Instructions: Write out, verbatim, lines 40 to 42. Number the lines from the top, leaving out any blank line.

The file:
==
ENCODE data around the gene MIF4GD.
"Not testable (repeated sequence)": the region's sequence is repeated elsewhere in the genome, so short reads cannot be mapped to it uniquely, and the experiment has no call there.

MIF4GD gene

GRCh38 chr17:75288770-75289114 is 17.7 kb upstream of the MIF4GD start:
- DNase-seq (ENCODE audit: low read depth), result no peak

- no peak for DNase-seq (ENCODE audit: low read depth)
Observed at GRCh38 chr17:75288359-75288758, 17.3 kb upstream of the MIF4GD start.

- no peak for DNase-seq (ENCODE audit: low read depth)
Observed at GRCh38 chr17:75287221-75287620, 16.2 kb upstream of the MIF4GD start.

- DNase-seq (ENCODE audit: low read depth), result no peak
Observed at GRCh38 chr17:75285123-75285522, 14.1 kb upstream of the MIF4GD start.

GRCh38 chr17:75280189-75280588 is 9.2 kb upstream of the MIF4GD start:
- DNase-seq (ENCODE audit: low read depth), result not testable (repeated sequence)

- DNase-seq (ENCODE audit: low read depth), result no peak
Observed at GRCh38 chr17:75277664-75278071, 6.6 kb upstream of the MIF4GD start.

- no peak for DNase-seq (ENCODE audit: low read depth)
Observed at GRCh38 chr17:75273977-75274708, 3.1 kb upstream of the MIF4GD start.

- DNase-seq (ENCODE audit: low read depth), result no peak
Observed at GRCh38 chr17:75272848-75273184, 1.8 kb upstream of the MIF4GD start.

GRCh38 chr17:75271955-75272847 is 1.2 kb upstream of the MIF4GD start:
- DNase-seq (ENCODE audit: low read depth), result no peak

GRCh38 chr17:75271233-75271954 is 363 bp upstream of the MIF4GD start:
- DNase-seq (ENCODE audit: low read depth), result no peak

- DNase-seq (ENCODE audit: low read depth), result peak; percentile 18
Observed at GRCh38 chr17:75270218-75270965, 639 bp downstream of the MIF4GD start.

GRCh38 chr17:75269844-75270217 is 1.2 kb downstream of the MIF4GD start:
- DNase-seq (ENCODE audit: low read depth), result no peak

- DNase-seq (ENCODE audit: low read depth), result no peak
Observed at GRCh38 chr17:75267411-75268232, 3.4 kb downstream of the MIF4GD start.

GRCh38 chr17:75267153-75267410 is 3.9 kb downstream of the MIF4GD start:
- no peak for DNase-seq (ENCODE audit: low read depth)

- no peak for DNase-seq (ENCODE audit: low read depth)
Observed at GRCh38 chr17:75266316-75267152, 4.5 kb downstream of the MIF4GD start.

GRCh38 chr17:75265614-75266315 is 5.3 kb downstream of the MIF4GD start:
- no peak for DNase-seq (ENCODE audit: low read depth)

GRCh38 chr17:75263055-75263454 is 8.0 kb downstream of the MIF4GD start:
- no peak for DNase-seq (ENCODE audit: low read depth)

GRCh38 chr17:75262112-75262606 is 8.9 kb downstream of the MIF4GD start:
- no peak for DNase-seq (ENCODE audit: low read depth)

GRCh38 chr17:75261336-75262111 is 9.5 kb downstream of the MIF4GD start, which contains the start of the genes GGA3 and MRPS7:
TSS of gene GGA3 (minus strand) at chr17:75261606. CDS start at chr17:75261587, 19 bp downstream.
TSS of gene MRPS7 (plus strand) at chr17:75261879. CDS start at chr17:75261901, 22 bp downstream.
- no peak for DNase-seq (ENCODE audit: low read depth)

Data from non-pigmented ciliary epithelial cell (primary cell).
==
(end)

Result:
GRCh38 chr17:75261336-75262111 is 9.5 kb downstream of the MIF4GD start, which contains the start of the genes GGA3 and MRPS7:
TSS of gene GGA3 (minus strand) at chr17:75261606. CDS start at chr17:75261587, 19 bp downstream.
TSS of gene MRPS7 (plus strand) at chr17:75261879. CDS start at chr17:75261901, 22 bp downstream.